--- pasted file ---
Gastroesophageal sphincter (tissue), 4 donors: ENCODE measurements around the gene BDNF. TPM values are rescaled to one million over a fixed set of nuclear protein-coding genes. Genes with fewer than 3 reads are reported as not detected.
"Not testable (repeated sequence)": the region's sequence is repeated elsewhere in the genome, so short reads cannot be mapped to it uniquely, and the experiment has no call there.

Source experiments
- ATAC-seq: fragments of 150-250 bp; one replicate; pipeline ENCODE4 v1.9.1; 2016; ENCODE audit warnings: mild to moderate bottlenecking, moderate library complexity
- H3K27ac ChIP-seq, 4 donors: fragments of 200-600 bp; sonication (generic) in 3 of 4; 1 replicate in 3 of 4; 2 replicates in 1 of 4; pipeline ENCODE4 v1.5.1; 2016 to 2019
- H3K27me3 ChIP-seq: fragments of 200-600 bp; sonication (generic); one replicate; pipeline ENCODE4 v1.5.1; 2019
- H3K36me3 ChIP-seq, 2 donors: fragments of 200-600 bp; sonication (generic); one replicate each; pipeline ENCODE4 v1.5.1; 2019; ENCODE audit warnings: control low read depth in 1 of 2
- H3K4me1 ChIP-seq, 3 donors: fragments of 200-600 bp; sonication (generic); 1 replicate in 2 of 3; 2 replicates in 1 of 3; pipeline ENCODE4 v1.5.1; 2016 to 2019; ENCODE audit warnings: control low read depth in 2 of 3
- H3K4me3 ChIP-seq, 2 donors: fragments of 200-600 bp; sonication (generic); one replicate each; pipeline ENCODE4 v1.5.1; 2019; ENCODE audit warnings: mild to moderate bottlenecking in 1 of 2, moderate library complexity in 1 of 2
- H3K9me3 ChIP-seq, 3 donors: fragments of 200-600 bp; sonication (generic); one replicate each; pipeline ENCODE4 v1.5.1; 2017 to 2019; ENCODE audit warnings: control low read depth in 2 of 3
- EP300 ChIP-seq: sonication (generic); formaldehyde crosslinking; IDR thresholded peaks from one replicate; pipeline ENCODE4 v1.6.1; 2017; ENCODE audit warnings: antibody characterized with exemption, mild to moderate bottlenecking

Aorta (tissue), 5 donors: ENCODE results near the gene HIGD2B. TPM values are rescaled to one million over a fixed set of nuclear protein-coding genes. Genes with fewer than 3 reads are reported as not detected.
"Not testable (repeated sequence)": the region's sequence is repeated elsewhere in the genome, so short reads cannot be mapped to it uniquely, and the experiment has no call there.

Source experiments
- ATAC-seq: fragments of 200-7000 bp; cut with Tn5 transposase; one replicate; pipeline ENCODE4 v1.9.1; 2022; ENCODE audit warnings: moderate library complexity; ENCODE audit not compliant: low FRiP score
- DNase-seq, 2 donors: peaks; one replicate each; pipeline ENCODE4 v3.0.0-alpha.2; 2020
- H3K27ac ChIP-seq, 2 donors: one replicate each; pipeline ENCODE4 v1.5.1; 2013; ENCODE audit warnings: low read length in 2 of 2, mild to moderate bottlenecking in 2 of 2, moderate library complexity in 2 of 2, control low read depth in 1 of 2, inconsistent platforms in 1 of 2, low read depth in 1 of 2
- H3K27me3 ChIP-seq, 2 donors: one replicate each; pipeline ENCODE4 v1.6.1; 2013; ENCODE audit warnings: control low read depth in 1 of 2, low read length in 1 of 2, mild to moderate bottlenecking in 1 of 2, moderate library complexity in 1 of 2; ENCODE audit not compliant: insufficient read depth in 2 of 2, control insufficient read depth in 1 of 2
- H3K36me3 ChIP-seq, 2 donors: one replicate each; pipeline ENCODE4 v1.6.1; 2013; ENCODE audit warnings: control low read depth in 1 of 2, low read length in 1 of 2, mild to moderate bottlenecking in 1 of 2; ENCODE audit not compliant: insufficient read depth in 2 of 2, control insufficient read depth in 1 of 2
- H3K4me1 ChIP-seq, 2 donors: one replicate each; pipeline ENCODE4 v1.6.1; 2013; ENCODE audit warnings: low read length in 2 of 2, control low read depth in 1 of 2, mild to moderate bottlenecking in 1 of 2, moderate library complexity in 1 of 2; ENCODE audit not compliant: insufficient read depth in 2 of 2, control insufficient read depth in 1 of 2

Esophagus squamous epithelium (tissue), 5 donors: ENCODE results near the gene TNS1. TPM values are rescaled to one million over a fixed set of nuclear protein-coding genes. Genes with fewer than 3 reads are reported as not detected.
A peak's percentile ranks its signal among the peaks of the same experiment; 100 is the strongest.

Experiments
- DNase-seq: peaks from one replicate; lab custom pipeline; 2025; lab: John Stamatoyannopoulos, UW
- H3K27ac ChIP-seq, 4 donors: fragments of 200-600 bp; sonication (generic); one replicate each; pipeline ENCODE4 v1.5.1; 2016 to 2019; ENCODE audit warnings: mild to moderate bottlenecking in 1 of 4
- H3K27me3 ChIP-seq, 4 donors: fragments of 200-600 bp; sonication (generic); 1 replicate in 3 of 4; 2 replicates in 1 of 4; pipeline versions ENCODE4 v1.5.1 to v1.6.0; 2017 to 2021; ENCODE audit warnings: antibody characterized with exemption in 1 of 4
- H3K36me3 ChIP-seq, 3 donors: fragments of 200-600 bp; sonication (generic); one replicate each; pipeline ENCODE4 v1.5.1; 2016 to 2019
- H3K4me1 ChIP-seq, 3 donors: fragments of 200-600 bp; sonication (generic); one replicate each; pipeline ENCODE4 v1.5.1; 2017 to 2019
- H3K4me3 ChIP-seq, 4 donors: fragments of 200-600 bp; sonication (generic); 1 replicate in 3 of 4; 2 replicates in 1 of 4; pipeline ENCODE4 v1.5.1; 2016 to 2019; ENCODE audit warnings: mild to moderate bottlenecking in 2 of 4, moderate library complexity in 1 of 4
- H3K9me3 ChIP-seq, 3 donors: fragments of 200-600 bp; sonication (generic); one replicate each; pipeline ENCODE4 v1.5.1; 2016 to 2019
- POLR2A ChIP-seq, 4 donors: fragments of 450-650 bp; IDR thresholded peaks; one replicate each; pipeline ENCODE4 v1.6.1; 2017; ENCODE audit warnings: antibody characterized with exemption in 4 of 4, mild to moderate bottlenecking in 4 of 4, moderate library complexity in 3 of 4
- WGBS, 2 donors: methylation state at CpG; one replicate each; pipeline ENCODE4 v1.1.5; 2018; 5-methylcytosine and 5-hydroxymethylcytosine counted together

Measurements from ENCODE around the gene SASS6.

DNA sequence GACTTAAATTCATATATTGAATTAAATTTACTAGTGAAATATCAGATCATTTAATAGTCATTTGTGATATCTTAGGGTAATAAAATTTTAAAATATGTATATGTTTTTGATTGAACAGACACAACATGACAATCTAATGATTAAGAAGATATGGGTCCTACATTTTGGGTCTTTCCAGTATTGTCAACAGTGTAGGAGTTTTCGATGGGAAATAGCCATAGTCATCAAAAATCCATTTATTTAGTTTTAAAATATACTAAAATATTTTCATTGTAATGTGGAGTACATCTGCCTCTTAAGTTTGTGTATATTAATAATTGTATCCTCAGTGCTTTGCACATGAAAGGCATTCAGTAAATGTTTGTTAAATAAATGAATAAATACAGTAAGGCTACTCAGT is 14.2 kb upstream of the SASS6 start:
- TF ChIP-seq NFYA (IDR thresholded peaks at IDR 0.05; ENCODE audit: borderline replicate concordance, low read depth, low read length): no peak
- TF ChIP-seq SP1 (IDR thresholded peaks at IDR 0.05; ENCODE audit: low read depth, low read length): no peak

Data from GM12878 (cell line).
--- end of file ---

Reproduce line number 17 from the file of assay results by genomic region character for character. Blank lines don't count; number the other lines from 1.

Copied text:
- H3K27ac ChIP-seq, 2 donors: one replicate each; pipeline ENCODE4 v1.5.1; 2013; ENCODE audit warnings: low read length in 2 of 2, mild to moderate bottlenecking in 2 of 2, moderate library complexity in 2 of 2, control low read depth in 1 of 2, inconsistent platforms in 1 of 2, low read depth in 1 of 2